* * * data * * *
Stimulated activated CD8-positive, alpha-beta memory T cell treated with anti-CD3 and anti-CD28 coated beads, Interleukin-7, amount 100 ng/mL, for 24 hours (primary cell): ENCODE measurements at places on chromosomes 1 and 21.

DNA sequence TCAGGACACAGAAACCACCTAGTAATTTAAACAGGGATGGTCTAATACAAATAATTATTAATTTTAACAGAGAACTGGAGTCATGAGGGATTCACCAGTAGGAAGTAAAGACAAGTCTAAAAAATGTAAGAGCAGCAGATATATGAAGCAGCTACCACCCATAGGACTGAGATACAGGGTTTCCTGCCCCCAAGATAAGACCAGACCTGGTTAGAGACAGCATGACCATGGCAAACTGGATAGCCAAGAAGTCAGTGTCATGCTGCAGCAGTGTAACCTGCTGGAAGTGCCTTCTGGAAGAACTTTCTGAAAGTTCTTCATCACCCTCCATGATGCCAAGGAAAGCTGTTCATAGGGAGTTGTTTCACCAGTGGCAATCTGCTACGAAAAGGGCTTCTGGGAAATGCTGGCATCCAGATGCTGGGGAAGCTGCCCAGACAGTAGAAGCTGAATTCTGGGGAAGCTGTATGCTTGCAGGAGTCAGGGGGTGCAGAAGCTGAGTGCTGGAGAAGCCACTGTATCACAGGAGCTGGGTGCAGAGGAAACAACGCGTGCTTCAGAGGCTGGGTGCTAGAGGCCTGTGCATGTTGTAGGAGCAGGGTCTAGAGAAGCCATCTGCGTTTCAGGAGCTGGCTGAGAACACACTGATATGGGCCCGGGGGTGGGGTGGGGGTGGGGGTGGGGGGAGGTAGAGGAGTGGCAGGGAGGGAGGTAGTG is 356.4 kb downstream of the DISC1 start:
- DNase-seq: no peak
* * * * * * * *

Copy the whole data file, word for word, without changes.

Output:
Stimulated activated CD8-positive, alpha-beta memory T cell treated with anti-CD3 and anti-CD28 coated beads, Interleukin-7, amount 100 ng/mL, for 24 hours (primary cell): ENCODE measurements at places on chromosomes 1 and 21.

DNA sequence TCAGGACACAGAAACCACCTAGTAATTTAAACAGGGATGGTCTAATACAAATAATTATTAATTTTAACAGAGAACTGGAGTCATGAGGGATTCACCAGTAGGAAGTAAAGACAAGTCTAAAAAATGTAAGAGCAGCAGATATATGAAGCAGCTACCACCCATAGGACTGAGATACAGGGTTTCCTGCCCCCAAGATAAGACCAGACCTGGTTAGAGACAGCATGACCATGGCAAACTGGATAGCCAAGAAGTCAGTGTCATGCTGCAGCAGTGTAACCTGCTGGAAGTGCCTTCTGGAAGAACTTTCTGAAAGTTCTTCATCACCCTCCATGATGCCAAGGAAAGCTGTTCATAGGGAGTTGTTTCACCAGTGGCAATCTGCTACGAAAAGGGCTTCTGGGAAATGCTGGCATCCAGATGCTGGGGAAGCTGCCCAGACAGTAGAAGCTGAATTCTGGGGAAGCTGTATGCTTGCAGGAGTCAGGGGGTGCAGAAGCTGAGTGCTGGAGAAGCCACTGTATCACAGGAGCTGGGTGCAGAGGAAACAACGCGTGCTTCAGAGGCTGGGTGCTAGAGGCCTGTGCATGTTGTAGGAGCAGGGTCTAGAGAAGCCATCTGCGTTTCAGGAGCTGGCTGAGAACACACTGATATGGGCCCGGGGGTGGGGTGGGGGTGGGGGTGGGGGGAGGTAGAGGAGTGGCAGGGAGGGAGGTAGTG is 356.4 kb downstream of the DISC1 start:
- DNase-seq: no peak